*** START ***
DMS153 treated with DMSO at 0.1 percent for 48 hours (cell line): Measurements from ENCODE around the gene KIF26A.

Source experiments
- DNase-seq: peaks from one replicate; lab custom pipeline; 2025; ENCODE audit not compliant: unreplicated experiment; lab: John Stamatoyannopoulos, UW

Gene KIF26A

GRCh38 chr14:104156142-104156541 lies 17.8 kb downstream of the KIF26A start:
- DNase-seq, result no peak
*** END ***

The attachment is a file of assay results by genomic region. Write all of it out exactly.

DMS153 treated with DMSO at 0.1 percent for 48 hours (cell line): Measurements from ENCODE around the gene KIF26A.

Source experiments
- DNase-seq: peaks from one replicate; lab custom pipeline; 2025; ENCODE audit not compliant: unreplicated experiment; lab: John Stamatoyannopoulos, UW

Gene KIF26A

GRCh38 chr14:104156142-104156541 lies 17.8 kb downstream of the KIF26A start:
- DNase-seq, result no peak